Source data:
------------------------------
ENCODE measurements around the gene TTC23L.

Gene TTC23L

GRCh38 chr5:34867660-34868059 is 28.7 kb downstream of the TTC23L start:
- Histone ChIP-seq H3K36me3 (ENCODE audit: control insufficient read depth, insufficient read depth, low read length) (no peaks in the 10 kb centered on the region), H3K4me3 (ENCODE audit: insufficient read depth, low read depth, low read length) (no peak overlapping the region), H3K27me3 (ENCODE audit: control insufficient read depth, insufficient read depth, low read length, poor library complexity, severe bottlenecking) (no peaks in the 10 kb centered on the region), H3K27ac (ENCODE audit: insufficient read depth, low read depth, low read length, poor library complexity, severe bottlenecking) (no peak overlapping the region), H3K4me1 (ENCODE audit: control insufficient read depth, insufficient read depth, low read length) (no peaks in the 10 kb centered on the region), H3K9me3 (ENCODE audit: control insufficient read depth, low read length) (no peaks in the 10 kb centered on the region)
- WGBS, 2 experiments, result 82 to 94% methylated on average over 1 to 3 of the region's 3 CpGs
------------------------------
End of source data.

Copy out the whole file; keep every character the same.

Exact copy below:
ENCODE measurements around the gene TTC23L.

Gene TTC23L

GRCh38 chr5:34867660-34868059 is 28.7 kb downstream of the TTC23L start:
- Histone ChIP-seq H3K36me3 (ENCODE audit: control insufficient read depth, insufficient read depth, low read length) (no peaks in the 10 kb centered on the region), H3K4me3 (ENCODE audit: insufficient read depth, low read depth, low read length) (no peak overlapping the region), H3K27me3 (ENCODE audit: control insufficient read depth, insufficient read depth, low read length, poor library complexity, severe bottlenecking) (no peaks in the 10 kb centered on the region), H3K27ac (ENCODE audit: insufficient read depth, low read depth, low read length, poor library complexity, severe bottlenecking) (no peak overlapping the region), H3K4me1 (ENCODE audit: control insufficient read depth, insufficient read depth, low read length) (no peaks in the 10 kb centered on the region), H3K9me3 (ENCODE audit: control insufficient read depth, low read length) (no peaks in the 10 kb centered on the region)
- WGBS, 2 experiments, result 82 to 94% methylated on average over 1 to 3 of the region's 3 CpGs